The Fed has more than just “some explaining” to do

Narayana Kocherlakota writes “The Fed Has Some Explaining to Do”:

My forecast is that the Fed will remain reluctant to raise rates until inflationary pressures are much stronger, at which point it will feel compelled to move at a faster pace than four times per year. This is similar to Chicago Fed President Charles Evans’s suggestion that the central bank should wait to raise rates until core inflation reaches 2 percent. If prices start rising at that rate, the Fed will be right to put a lot more weight on inflationary concerns than on downside risks.

Charles Evans’ suggestion has been practiced in the past.

Back in mid-2003, when inflation was far below 2%, the Fed adopted forward guidance (“FG”). In the Minutes of the August 2003 meeting we read:

The Committee judges that, on balance, the risk of inflation becoming undesirably low is likely to be the predominant concern for the foreseeable future. In these circumstances, the Committee believes that policy accommodation can be maintained for a considerable period.

In January 2004, the message changed to:

With inflation quite low and resource use slack, the Committee believes that it can be patient in removing its policy accommodation.

In May 2004, in the meeting before the first rate hike, the message became:

With underlying inflation still expected to be relatively low, the Committee believes that policy accommodation can be removed at a pace that is likely to be measured.

The chart illustrates the period:


The FF Target rate started moving up when core inflation reached 2%, just like Charles Evans suggests at present.

However, note that at the time, NGDP was somewhat below the trend level path. The chart indicates that forward guidance was sufficient to take it back to trend, with core inflation at 2%


Unfortunately, at present, the environment is very different. Today, NGDP is way below the original trend level, in which case, even if (big if) inflation is brought closer to 2%, the level of nominal spending will still remain far below any reasonable trend path.


To “ignite” the economy, and lift it from the depressed state it´s in, the best alternative is not to keep “fiddling” with interest rates, but to change the target to an NGDP Level target.


Alan Blinder thinks the interest rate trajectory defines the stance of monetary policy

Michael Darda to Scott:

Alan Blinder in today’s WSJ, arguing, as some Fed officials have, that it’s not the start/timing of the initial rate hike/tightening that matters, it’s the trajectory. This is just incredibly wrongheaded in virtually every respect. If the Fed is overlooking a passive tightening in monetary/financial conditions and a concomitant drop in the eq. short rate and then compounds it by actively tightening instead of easing, the “trajectory of short rates” will be very shallow indeed. The “path” of short rates was “only” 25 bps in Japan in 2000, “only” 50 bps in Japan in 2006/7 and “only” 50 bps in the EZ in 2011. And the outcomes were all consistent with monetary policy failure.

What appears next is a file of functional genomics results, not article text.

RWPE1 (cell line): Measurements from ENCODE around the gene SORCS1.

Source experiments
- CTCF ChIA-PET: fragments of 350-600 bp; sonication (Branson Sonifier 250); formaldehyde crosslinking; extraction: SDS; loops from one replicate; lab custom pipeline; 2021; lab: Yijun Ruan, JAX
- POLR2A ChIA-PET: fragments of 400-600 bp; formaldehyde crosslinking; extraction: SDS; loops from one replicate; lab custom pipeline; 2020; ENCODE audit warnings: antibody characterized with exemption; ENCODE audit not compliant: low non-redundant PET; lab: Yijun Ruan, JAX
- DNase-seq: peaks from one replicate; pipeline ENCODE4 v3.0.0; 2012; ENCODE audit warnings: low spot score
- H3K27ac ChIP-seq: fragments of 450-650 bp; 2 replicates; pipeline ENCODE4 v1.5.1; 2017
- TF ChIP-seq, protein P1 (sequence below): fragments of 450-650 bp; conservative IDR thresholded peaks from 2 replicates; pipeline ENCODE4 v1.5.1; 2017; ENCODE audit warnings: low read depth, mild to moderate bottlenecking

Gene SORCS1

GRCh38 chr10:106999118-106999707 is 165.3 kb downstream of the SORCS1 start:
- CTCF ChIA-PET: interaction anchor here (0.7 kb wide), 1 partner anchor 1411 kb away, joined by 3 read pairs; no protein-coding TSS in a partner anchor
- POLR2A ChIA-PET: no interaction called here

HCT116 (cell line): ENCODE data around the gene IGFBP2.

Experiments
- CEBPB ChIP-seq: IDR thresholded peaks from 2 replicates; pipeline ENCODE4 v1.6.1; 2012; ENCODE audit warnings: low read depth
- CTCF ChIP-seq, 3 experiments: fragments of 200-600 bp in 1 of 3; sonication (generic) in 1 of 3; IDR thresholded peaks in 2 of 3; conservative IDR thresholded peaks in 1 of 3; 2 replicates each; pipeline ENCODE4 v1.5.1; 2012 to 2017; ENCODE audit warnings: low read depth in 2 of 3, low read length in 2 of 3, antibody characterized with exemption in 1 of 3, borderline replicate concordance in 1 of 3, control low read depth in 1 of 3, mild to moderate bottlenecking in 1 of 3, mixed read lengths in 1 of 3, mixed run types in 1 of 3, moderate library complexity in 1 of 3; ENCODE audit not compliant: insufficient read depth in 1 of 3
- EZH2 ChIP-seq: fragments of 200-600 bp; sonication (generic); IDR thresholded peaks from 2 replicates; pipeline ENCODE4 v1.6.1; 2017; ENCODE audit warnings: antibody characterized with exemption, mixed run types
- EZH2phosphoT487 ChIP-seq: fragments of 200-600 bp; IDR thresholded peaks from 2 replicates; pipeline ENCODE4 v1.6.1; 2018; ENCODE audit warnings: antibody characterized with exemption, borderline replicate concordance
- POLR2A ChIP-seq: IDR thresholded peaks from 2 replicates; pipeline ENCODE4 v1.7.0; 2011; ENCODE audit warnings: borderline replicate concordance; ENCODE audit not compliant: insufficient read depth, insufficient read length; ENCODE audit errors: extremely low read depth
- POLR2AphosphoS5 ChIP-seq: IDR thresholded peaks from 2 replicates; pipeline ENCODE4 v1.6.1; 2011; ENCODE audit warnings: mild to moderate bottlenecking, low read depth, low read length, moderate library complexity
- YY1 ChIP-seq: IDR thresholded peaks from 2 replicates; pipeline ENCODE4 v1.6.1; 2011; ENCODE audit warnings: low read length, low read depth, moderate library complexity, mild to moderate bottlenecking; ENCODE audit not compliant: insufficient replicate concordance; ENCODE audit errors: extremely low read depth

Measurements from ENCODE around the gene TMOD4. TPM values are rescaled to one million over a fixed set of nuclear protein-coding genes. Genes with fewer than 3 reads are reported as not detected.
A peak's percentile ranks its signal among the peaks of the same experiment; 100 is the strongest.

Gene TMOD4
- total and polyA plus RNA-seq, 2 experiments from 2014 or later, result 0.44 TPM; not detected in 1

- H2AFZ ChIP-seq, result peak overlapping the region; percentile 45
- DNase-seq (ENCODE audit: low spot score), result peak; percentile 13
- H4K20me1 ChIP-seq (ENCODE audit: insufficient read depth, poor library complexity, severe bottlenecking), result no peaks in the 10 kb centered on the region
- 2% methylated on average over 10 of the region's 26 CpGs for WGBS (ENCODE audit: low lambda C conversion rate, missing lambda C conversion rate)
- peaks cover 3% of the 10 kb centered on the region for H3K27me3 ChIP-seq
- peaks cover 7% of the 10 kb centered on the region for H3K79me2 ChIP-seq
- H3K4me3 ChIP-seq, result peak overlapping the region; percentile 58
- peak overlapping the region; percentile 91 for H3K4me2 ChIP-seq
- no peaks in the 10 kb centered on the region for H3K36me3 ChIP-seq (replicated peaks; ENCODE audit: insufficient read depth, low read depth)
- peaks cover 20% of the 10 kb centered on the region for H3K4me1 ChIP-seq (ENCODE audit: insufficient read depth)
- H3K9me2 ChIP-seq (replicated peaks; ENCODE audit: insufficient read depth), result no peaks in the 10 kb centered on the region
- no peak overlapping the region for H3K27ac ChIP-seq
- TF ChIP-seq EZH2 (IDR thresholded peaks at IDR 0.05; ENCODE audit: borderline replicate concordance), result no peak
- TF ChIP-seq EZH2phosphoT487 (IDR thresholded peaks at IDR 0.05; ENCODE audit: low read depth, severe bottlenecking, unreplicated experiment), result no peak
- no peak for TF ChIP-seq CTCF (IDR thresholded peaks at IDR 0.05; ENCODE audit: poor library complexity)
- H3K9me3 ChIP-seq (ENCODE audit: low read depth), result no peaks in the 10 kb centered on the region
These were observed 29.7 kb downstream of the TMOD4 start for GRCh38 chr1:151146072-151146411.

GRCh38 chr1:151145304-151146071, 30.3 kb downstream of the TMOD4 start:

Memo to Blinder: Never reason from an interest rate path.

Scott comments:

This is a very important point. In the three episodes mentioned by Darda, the trajectory of interest rates was extremely flat, after the initial increase. And yet in all three cases monetary policy was far too contractionary, and in all three cases the country (or region) again fell back to the zero rate boundary. The Fed may avoid that mistake, but it won’t be because a flat interest rate trajectory means easy money. I’d guess that about 90% of interest rate movements reflect the condition of the economy, and 10% reflect Fed policy.

Blinder’s right that the future path of policy is very important, but wrong in assuming that the future path of interest rates tells us anything useful about the future path of policy.

Which reminded me of 1993-95, At that time, the Fed chose a “steep” path for the FF target rate. Was policy “tight”?

The nominal side:


Where it is hard to assign a “policy role” to the FF rate. After all, inflation fell while the FF rate was “dead” and stopped falling when the FF rate increased rapidly!

Now look at what went on with NGDP. It is clearly much more relevant to what happened to inflation.

The real side:


RGDP growth and the fall in unemployment pick up when NGDP growth rises (despite the rise in the FFT) . What the Fed successfully did was to put the nominal economy back on track after the 1990/91 recession and importantly, with a permanently lower rate of inflation. The real economy says “thanks”!

Note: Apparently, the Fed was also successful in “tracking” the equilibrium interest rate!

The FF target rate is just a placebo, but it can be toxic if too much is ingested at a low level of stamina

From Yellen´s most recent speech, it is clear that these “doctors” are not worth their pay. They are only concerned with prescribing a placebo (FFT)! Maybe it´s harder to provide nominal stability at an appropriate level (“dose”). And we know that “prescription” is good because it has done wonders for the patient in the past!


But Yellen expressed confidence that the recovery remains intact — even if it is not as robust as Fed officials themselves once thought. And that would be enough for the Fed to begin reversing nearly a decade of easy money.

Because of the substantial lags in the effects of monetary policy on the economy, we must make policy in a forward-looking manner,” Yellen said in prepared remarks. “Delaying action to tighten monetary policy until employment and inflation are already back to our objectives would risk overheating the economy.

From the charts below, it appears that if they want to play around varying the “dosage” of placebo as they were used to, they first have to get the “patient level of stamina UP”!